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New York, NY — Wednesday, August 9 – Thursday August 10, 2006
New York City is known as the city that never sleeps. It is said that you can get anything you want in New York. But, behind the lights and allure of fame and fortune, people are still lonely, dissatisfied, and distressed. It is for those people that the Merrymakers went to the city. You find birds of every feather living together in that city, but how well do they really get along? Can you imagine a place where birds of every feather are happily flocked together, getting along with one another? Those of us who are on this caravan live in that hope every day.
We had a permit for music and dancing, but had no idea where we would be able to park. When we arrived at the park, we went over to the superintendent’s building, and told them who we were and that we had a permit. We explained we had three small buses. The first was 13 1/2 feet tall and 42 feet long. Their eyes got so big! "And the second bus is 13 ft tall and 35 ft long." Then they started laughing. "What’s the next one," they said, "47 ft long???" I told them, "No, it’s just the size of a small school bus." So I asked them, "Where are the grounds that we can park the buses?" They hesitated a minute and then said, "Uhhh… Well, I guess right over there," and pointed into the park. We brought them over to see the buses where we had them parked, and when they saw them they just burst out laughing. Then they asked, "Do you need electrical?" I told them, "Yes," and then asked them whether they had water. "Yes," they answered and said, "We’ll run some over to you." Then I said, "When’s lunch?" They answered me, "At noon and you’re buying!" "OK," I said, "we’ll buy you lunch!"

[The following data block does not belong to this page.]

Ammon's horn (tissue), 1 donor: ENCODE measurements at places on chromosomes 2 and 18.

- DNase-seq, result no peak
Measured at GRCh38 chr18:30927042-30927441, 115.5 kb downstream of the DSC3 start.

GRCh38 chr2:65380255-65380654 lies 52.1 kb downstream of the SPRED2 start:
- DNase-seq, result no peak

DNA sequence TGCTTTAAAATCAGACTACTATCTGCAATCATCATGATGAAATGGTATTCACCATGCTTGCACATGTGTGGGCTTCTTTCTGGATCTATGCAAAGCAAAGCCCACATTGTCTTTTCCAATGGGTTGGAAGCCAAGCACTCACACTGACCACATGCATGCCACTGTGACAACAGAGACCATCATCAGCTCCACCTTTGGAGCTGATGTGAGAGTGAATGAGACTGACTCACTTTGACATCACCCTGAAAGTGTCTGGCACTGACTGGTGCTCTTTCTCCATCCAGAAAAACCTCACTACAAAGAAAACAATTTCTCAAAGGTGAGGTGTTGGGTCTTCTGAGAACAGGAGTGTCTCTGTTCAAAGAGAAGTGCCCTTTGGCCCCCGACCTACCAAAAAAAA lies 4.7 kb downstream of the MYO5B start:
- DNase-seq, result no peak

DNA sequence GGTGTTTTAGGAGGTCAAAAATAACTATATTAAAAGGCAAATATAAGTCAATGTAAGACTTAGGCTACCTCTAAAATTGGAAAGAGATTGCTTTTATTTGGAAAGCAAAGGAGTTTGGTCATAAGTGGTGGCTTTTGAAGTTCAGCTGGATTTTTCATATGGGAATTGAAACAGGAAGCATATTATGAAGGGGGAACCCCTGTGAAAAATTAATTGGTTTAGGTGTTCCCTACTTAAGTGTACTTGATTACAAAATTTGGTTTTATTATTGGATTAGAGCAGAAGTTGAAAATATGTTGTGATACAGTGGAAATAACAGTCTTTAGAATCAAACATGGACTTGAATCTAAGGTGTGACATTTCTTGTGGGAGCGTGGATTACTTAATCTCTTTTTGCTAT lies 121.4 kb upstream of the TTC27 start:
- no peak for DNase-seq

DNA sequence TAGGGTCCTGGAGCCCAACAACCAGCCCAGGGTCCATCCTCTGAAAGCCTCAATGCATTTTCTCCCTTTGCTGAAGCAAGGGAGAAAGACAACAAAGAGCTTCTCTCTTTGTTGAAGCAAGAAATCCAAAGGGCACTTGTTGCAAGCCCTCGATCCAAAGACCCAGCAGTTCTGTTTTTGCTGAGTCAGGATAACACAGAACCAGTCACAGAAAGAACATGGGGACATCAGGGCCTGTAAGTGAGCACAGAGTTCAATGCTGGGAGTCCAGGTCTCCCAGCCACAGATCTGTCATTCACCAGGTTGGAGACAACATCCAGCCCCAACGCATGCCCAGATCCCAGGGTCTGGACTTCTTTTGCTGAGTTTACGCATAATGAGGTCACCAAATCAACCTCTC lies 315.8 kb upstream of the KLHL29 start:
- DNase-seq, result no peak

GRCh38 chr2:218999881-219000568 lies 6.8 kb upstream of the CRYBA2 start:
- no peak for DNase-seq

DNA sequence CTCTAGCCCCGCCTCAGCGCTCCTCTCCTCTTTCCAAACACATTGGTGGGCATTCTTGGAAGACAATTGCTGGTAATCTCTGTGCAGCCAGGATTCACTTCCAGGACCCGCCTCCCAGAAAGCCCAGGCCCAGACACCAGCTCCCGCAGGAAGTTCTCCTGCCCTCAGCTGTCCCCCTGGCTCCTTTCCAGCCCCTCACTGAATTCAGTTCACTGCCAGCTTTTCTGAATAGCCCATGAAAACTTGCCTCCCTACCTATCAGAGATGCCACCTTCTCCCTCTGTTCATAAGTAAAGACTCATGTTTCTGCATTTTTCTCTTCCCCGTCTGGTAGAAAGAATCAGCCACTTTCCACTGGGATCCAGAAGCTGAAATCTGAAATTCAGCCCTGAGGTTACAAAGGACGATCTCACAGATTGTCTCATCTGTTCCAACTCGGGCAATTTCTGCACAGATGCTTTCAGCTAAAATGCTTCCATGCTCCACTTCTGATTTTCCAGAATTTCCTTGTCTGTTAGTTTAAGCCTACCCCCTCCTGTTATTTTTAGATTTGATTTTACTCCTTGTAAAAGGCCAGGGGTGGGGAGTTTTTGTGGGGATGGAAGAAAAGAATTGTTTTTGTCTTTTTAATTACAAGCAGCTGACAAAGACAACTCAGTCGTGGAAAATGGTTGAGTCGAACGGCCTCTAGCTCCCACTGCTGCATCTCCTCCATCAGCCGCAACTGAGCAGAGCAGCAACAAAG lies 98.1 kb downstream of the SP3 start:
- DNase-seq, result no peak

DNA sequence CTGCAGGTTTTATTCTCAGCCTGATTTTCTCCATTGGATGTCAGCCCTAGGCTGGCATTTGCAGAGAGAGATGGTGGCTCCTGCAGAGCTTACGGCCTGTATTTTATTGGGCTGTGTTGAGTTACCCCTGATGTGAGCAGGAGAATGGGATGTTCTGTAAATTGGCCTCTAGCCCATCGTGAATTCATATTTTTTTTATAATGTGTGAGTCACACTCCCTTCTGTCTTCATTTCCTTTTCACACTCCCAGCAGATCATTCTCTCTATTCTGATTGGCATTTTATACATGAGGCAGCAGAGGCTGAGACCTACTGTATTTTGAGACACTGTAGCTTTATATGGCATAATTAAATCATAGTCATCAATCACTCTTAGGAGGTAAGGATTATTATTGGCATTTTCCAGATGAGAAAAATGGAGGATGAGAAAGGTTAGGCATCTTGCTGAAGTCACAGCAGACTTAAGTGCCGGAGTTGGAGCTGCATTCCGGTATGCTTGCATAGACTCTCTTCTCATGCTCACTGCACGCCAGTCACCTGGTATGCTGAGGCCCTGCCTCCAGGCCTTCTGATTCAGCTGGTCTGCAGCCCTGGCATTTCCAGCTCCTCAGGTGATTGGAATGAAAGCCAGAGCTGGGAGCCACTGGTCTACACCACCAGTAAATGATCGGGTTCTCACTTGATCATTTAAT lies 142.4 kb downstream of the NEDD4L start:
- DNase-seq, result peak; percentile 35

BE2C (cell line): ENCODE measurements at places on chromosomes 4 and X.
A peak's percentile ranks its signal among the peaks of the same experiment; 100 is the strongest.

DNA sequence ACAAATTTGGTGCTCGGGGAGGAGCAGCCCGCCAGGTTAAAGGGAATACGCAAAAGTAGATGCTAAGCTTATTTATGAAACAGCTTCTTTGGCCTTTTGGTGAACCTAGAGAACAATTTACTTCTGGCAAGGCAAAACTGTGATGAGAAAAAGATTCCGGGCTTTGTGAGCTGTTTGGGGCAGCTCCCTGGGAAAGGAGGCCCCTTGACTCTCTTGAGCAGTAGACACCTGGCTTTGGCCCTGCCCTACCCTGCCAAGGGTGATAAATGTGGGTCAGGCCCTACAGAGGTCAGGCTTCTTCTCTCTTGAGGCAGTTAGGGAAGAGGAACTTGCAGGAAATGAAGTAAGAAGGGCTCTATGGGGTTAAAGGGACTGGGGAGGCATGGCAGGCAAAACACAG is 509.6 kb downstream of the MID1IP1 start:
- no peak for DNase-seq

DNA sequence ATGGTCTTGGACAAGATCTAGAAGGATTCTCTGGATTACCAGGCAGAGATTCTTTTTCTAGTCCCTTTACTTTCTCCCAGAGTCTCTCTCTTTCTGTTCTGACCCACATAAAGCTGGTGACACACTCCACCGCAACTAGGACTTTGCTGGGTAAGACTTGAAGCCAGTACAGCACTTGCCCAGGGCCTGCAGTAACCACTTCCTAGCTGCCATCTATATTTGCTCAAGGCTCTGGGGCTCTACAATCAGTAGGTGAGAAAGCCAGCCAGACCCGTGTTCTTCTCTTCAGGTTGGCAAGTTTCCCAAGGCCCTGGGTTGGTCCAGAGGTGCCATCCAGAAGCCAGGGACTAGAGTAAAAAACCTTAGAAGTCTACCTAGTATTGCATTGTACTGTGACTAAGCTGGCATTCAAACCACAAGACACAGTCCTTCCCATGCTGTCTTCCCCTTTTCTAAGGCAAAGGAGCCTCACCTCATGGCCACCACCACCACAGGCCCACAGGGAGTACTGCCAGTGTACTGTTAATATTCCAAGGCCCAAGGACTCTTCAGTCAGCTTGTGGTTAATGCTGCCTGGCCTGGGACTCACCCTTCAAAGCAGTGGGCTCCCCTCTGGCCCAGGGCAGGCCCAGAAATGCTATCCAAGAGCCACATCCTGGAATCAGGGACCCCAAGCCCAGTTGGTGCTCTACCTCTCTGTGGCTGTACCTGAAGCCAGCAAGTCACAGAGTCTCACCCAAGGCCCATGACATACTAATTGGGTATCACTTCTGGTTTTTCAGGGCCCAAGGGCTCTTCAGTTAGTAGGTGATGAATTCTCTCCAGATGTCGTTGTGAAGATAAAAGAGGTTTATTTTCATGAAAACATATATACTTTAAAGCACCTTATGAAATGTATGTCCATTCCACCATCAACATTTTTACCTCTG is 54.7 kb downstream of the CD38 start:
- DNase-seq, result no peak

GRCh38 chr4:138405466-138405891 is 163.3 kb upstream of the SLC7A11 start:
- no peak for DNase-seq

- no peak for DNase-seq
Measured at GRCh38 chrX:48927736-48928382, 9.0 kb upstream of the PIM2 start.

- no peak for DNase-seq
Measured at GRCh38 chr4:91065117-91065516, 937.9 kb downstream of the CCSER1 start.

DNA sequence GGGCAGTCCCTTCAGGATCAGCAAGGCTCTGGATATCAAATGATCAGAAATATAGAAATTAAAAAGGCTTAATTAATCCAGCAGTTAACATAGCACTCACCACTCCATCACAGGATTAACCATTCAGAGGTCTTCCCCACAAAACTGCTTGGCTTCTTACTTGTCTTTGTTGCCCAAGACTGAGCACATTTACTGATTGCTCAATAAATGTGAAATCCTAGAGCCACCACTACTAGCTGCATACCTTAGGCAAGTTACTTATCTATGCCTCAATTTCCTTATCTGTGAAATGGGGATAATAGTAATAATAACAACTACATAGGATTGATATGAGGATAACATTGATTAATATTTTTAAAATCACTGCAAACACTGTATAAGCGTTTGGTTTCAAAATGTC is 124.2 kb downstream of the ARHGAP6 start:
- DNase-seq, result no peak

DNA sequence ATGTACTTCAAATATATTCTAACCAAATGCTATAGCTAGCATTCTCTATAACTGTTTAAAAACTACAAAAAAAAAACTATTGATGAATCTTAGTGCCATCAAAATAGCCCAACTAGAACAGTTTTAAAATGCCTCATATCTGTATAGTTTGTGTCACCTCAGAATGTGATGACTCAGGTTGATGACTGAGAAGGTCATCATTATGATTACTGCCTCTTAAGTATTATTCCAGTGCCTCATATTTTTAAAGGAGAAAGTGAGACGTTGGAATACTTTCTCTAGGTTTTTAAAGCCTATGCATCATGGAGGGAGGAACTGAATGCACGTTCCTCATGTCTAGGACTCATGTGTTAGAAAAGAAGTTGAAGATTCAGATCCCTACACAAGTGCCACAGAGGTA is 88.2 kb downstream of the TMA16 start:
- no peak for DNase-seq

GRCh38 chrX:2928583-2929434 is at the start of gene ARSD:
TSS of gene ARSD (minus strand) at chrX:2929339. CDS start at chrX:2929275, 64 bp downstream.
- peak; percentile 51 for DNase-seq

One of the men, a Haitian and a very kind man, noticed later a few of our youth walking over towards the bathrooms. "Where are they going ?" he asked Ariel. He explained and then the man warned him of the dangers. He said that it would be very defiling for our children, and that we shouldn’t go there. Ariel commented to him what a wonderful man he was.
The police, who have always been very helpful and kind to us in New York City, encouraged us to call them if we had any problems at all. The musicians quickly found the perfect spot to set up the PA. But we soon realized a woman had a permit for that very place to tell some stories to a gathering of at least 100 children. Some of us looked on as she told her lively stories while most of us were engaged in conversations as the park was steadily filling up with many people. Soon the stories were over, and we started right away to play our Israeli music and dance.
The day did not pass without some opposition, however. At some point, we realized that a few young people were handing out literature that spoke against us. We are acquainted with these types of things happening; there will always be people who do not like what we say, or who don't believe it is possible or true. We are not trying to convince them of the contrary. Several people that had been visiting us during the day were distressed about what these people were doing. They began telling people that the literature being circulated about us was untrue, and that they shouldn't waste their time reading it. Of course, many of these people were wonderful people. We shared in depth with them about our life together and the state of this troubled world we are living in.